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Vet Microbiol. 2011 Jul 5;151(1-2):170-8. doi: 10.1016/j.vetmic.2011.02.041. Epub 2011 Mar 8.

Progress in the control of bovine tuberculosis in Spanish wildlife.

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IREC (CSIC-UCLM-JCCM), Ronda de Toledo s/n, Ciudad Real 13071, Spain.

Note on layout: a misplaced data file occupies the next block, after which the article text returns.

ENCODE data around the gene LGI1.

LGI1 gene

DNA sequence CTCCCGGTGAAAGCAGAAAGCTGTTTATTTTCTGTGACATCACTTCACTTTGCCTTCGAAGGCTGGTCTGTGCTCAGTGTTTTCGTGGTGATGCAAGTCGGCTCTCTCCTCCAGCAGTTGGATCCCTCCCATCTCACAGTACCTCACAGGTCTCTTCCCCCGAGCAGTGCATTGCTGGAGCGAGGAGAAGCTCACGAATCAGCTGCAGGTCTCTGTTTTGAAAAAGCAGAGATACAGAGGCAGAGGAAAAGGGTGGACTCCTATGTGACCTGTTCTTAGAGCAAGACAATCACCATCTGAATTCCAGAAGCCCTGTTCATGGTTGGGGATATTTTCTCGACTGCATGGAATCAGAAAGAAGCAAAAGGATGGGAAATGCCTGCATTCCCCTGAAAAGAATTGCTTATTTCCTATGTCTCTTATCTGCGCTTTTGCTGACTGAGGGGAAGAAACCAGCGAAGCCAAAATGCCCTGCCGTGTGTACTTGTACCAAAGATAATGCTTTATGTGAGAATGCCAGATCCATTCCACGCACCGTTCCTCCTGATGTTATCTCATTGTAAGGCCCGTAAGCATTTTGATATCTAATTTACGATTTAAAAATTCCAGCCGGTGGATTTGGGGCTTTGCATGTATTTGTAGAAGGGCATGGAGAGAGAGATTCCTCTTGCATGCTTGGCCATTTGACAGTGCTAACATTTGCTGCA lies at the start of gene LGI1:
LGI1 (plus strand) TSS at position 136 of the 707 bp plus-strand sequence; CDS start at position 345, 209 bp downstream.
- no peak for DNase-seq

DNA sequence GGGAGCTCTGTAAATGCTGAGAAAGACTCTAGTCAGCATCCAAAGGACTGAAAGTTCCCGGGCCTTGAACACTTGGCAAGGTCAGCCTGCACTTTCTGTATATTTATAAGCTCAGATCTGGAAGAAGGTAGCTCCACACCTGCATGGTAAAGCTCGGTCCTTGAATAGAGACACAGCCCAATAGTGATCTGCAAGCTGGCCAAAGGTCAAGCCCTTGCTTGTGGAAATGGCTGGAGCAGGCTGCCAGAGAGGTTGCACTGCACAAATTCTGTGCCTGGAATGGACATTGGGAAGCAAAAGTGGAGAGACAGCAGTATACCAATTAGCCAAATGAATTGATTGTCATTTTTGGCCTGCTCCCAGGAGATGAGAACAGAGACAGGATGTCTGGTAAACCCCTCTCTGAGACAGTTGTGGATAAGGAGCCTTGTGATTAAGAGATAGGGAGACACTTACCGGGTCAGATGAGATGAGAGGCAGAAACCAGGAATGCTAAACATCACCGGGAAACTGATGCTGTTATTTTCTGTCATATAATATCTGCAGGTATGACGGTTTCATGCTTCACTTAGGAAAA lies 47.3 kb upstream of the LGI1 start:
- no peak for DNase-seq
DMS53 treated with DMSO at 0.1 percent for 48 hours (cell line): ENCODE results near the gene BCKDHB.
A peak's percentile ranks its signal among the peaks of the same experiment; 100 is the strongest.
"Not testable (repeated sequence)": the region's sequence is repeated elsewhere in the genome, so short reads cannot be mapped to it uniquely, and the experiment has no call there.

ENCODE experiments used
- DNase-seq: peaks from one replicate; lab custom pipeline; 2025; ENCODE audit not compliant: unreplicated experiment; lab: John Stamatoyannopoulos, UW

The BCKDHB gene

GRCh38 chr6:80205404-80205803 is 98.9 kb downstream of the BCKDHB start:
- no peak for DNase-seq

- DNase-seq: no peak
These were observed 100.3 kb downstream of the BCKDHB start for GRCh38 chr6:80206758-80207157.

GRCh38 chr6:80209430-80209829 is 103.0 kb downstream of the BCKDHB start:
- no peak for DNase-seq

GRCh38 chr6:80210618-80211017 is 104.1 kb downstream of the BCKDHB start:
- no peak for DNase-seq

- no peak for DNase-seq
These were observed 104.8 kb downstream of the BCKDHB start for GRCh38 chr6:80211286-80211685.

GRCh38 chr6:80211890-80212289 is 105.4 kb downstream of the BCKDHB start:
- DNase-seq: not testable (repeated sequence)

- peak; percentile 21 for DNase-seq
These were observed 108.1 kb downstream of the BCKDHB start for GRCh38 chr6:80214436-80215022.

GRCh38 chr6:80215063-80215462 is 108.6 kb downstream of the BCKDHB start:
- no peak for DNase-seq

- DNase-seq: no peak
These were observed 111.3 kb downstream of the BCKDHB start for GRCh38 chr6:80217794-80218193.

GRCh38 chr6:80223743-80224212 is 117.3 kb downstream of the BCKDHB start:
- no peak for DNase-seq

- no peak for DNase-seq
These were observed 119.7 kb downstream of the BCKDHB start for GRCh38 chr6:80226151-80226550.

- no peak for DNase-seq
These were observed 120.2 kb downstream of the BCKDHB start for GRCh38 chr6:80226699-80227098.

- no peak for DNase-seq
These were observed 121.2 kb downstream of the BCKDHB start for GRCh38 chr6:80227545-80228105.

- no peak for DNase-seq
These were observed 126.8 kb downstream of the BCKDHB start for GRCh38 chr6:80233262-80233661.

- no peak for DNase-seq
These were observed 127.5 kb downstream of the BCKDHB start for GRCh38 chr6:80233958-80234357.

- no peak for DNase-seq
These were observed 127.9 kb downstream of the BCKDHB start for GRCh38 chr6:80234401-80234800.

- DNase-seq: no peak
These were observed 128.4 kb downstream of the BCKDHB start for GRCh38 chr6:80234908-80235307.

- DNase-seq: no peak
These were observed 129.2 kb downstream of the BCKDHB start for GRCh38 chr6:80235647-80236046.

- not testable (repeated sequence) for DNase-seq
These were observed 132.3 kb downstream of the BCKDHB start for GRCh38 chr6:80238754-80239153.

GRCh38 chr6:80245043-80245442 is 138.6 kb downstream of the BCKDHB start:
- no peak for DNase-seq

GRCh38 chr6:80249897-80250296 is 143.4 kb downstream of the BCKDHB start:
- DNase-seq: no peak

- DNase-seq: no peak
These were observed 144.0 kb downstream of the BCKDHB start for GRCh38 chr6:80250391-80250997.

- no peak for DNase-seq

Despite the compulsory test and slaughter campaigns in cattle, bovine tuberculosis (bTB) is still present in Spain, and the role of wildlife reservoirs is increasingly recognized. We provide an update on recent progress made in bTB control in Spanish wildlife, including aspects of epidemiology, surveillance, host-pathogen interaction and wildlife vaccination. At the high densities and in the particular circumstances of Mediterranean environments, wild ungulates, mainly Eurasian wild boar and red deer, are able to maintain Mycobacterium bovis circulation even in absence of domestic livestock. Infection is widespread among wild ungulates in the south of the country, local infection prevalence being as high as 52% in wild boar and 27% in red deer. Risk factors identified include host genetic susceptibility, abundance, spatial aggregation at feeders and waterholes, scavenging, and social behaviour. An increasing trend of bTB compatible lesions was reported among wild boar and red deer inspected between 1992 and 2004 in Southwestern Spain. Sporadic cases of badger TB have been detected, further complicating the picture. Gene expression profiles were characterized in European wild boar and Iberian red deer naturally infected with M. bovis. The comparative analysis of gene expression profiles in wildlife hosts in response to infection advanced our understanding of the molecular mechanisms of infection and pathogenesis, revealed common and distinctive host responses to infection and identified candidate genes associated with resistance to bTB and for the characterization of host response to infection and vaccination. Ongoing research is producing valuable knowledge on vaccine delivery, safety and efficacy issues. Baits for the oral delivery of BCG vaccine preparations to wild boar piglets were developed and evaluated. The use of selective feeders during the summer was found to be a potentially reliable bait-deployment strategy. Safety experiments yielded no isolation of M. bovis BCG from faeces, internal organs at necropsy and the environment, even after oral delivery of very high doses. Finally, preliminary vaccination and challenge experiments suggested that a single oral BCG vaccination may protect wild boar from infection by a virulent M. bovis field strain.

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